Welcome to Gear Questions You’re Afraid to Ask, a GOLF.com series produced in partnership with Cleveland Golf. In the latest installment, we discuss how to go about determining if it’s time to repair or replace your golf equipment.
Even though golf isn’t a contact sport, things can sometimes get brutal for your clubs. When they aren’t scraping divots in the turf, mashing sand, or hitting rock hard range balls off range mats, they’re being hauled around in a bag while clanging against one another and banging into the ground or on a golf cart.
Even how clubs are stored — in trunks and garages and sheds — can tack on additional wear and tear when they aren’t in use.
This doesn’t mean your equipment is destined to fail. Quite the contrary if you practice good habits and know what to look for when inspecting your clubs. To assist, we’ve put together a few quick tips to help you spot-check your gear and determine whether it’s time or repair or replace your stuff.
Repair: Worn-out grips
Grips are the easiest fix of all the fixes. But sometimes knowing when you need new grips isn’t all that obvious. For instance, if your grips have serious wear marks or indentations, or if you find your glove is wearing out faster than usual, you might need grips with a grippier texture to lessen that death grip you’re playing with. Furthermore, it’s worth experimenting with different grip sizes too. A different grip diameter, whether smaller or larger, can greatly affect how you hold the club and swing.
Replace: Irons and wedges with worn out grooves
The grooves on your irons and wedges take a beating especially if you hit a lot of range balls with particular clubs in your set. We recently posted a quick way for you to check your grooves with your fingernail, and we know there are groove sharpener tools you can buy to “fix” the problem. But here’s the deal. Using a groove tool will in fact sharpen the hell out of your grooves, but it’s almost certain they’ll no longer conform to the Rules of Golf. Instead of fixing worn grooves yourself, a new wedge such as Cleveland’s RTX ZipCore with Ultizip grooves will invariably perform better, last longer and will conform to the rules.
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Cleveland RTX ZipCore
Replace: Dented, chipped or split shafts
Steel shafts tend to be more durable than composite shafts, but they aren’t immune to damage. Be sure and check each steel shaft for straightness and rust spots (water inside the shaft can cause corrosion), and check your composite shafts for splits, cuts or small fractures. Which by the way, most graphite shafts break near the clubhead, so look there first.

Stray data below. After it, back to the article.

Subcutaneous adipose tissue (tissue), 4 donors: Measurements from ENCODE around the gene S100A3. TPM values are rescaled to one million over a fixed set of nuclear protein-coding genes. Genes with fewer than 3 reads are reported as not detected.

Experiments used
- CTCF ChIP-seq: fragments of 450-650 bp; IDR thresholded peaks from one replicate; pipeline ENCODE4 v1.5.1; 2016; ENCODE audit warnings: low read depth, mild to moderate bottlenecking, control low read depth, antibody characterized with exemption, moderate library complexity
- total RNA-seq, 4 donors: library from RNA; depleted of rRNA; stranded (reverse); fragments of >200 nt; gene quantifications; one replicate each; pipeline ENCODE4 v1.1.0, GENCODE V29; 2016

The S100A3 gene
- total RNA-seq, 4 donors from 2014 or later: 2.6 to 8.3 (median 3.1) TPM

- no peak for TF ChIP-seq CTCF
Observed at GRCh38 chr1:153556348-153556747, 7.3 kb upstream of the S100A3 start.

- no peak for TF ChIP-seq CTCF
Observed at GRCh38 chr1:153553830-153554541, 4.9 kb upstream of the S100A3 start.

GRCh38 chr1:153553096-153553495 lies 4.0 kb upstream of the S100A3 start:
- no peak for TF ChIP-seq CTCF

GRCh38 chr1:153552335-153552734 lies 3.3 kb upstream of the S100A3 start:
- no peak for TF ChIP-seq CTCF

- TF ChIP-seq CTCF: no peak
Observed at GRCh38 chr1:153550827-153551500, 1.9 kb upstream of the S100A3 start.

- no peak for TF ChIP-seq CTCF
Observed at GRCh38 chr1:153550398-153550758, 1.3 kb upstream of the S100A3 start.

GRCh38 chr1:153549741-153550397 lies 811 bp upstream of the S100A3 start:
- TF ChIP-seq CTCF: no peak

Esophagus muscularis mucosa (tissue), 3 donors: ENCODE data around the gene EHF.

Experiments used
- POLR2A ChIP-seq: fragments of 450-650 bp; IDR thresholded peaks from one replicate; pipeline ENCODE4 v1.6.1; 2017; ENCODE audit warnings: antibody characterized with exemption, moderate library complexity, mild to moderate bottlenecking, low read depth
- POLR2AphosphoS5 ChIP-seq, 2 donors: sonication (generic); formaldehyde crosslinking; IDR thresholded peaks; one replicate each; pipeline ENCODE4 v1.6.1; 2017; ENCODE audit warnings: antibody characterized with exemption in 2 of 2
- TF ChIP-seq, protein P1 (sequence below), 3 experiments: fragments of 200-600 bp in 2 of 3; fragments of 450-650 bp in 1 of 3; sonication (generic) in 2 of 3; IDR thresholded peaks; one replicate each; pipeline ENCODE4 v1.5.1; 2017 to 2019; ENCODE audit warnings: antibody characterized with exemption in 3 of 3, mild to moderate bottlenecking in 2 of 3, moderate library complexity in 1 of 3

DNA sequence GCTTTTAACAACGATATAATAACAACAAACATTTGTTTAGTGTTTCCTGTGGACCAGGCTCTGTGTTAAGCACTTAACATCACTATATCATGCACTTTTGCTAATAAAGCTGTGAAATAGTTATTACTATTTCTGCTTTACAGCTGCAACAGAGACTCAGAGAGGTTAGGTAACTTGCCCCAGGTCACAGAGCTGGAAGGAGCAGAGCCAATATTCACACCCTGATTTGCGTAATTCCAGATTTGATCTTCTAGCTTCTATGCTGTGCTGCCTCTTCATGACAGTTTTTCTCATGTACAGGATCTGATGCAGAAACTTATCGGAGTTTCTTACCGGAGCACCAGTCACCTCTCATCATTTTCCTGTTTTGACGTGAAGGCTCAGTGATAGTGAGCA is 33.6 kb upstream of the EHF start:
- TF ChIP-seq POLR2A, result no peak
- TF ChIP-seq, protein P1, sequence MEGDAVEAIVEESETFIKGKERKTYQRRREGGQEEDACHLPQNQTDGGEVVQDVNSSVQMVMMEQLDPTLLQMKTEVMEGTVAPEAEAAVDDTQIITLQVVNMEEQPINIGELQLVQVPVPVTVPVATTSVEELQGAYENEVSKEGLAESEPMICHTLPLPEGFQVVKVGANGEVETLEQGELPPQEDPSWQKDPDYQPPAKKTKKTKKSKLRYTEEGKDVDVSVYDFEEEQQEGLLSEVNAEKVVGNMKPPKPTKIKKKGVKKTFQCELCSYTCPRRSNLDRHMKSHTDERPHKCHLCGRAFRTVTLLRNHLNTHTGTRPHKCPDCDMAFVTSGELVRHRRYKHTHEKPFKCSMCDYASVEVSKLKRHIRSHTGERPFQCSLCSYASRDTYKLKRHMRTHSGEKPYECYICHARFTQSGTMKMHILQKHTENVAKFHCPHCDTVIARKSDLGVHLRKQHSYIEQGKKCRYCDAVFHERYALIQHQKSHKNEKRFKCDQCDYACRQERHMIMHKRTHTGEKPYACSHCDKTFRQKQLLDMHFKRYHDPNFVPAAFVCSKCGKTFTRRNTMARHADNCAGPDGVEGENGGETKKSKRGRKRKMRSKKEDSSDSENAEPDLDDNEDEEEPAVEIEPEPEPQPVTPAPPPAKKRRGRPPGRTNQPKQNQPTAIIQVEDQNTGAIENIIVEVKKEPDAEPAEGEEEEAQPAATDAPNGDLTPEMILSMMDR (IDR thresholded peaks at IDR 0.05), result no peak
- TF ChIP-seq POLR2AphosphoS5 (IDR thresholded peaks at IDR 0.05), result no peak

Repair: Lofts and lies
Both the lofts and lie angles of your clubs are subject to change, especially if you hit a lot of golf balls at your local driving range. Luckily, small adjustments in lofts and lies are easy fixes for a clubfitter, and can be done while you wait. A good tell if you think you have a loft/lie problem is having an iron or wedge that doesn’t feel right, or that produces shot that fly as high or as far as another club in your set does.
Replace: Dented/cracked clubheads
Professional golfers dent or crack clubheads from time to time. It’s possible you can too, and furthermore, you may crack or cave-in a clubface without even knowing it. So check your drivers, woods and hybrids —you should have curved, convex faces (not concave) and you shouldn’t see any visible cracks or dents. Submerging a clubhead in water can sometimes help you determine if there’s a crack, but not always. You’re better off judging performance and sound. If the club feels off, or doesn’t produce distance/accuracy like it used to or is lacking a familiar sound at impact, it may be time for a replacement.
Repair: Scuffs and small paint chips
Small scuffs, dents or abrasions might not look that great, but in most cases, they don’t affect performance all that much. For wedges, irons and putters, a fine-grit sandpaper can help erase minor scuffs, and a light coat of auto paint on a clubhead can hide a cosmetic flaw.
Repair: Your golf bag
Zipper pulls break sometimes, and straps can rip or wear out on your golf bag. Both are fixable though—a drycleaner or seamstress, or even a cobbler can sometimes fix a zipper and you can buy replacement straps. If your golf bag is literally falling apart due to sun or water damage, or if the stand mechanism is beyond repair, then yes, go ahead and shell out a few bucks for a replacement bag. You don’t want any unneeded added frustration out on the course.
Replace: Your headcovers
Finally, is there any reason to tote around a gross, moldy, faded and torn headcover? We think not, especially with the huge variety of headcover options there are to choose from. You can go with knitted poms, leathers, mascots, animals—anything is better that a tattered and tacky headcover.
Want to overhaul your own bag for 2021? Visit the expert fitters at our affiliate brand, True Spec Golf. For more on the latest gear news and information, make sure to check out our recent Fully Equipped podcast in the Spotify link below.